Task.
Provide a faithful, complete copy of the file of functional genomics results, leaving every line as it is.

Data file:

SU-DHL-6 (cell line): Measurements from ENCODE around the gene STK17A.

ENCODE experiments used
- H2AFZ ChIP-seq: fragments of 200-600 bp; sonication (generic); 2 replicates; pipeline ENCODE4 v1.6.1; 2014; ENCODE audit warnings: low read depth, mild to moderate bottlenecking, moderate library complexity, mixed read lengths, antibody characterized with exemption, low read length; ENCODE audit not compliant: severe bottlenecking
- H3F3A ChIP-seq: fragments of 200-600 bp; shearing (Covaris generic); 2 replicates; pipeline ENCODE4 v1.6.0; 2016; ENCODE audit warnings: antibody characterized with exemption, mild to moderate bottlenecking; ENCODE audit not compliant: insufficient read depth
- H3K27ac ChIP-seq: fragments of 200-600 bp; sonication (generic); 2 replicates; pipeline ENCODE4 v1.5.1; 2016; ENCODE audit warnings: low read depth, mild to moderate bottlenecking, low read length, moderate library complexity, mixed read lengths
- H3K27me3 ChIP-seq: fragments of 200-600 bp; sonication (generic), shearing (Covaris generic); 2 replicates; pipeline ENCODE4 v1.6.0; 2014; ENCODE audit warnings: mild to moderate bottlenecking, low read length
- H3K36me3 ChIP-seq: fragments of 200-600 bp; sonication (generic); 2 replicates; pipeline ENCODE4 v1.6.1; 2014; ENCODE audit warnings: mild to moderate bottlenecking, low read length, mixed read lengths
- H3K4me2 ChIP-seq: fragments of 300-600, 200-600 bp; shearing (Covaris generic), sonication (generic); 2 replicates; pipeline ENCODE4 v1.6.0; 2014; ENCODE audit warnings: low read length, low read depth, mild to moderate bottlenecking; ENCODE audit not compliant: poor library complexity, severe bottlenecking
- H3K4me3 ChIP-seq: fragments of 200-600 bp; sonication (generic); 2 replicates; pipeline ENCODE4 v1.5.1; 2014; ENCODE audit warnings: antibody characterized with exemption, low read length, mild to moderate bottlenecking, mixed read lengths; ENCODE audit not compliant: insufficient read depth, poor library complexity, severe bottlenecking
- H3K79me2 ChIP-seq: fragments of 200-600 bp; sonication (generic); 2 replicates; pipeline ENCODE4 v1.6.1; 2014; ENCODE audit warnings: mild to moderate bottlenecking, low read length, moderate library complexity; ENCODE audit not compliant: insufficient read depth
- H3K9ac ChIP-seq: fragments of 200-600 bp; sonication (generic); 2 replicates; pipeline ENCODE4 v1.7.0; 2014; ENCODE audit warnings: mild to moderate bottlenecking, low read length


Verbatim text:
SU-DHL-6 (cell line): Measurements from ENCODE around the gene STK17A.

ENCODE experiments used
- H2AFZ ChIP-seq: fragments of 200-600 bp; sonication (generic); 2 replicates; pipeline ENCODE4 v1.6.1; 2014; ENCODE audit warnings: low read depth, mild to moderate bottlenecking, moderate library complexity, mixed read lengths, antibody characterized with exemption, low read length; ENCODE audit not compliant: severe bottlenecking
- H3F3A ChIP-seq: fragments of 200-600 bp; shearing (Covaris generic); 2 replicates; pipeline ENCODE4 v1.6.0; 2016; ENCODE audit warnings: antibody characterized with exemption, mild to moderate bottlenecking; ENCODE audit not compliant: insufficient read depth
- H3K27ac ChIP-seq: fragments of 200-600 bp; sonication (generic); 2 replicates; pipeline ENCODE4 v1.5.1; 2016; ENCODE audit warnings: low read depth, mild to moderate bottlenecking, low read length, moderate library complexity, mixed read lengths
- H3K27me3 ChIP-seq: fragments of 200-600 bp; sonication (generic), shearing (Covaris generic); 2 replicates; pipeline ENCODE4 v1.6.0; 2014; ENCODE audit warnings: mild to moderate bottlenecking, low read length
- H3K36me3 ChIP-seq: fragments of 200-600 bp; sonication (generic); 2 replicates; pipeline ENCODE4 v1.6.1; 2014; ENCODE audit warnings: mild to moderate bottlenecking, low read length, mixed read lengths
- H3K4me2 ChIP-seq: fragments of 300-600, 200-600 bp; shearing (Covaris generic), sonication (generic); 2 replicates; pipeline ENCODE4 v1.6.0; 2014; ENCODE audit warnings: low read length, low read depth, mild to moderate bottlenecking; ENCODE audit not compliant: poor library complexity, severe bottlenecking
- H3K4me3 ChIP-seq: fragments of 200-600 bp; sonication (generic); 2 replicates; pipeline ENCODE4 v1.5.1; 2014; ENCODE audit warnings: antibody characterized with exemption, low read length, mild to moderate bottlenecking, mixed read lengths; ENCODE audit not compliant: insufficient read depth, poor library complexity, severe bottlenecking
- H3K79me2 ChIP-seq: fragments of 200-600 bp; sonication (generic); 2 replicates; pipeline ENCODE4 v1.6.1; 2014; ENCODE audit warnings: mild to moderate bottlenecking, low read length, moderate library complexity; ENCODE audit not compliant: insufficient read depth
- H3K9ac ChIP-seq: fragments of 200-600 bp; sonication (generic); 2 replicates; pipeline ENCODE4 v1.7.0; 2014; ENCODE audit warnings: mild to moderate bottlenecking, low read length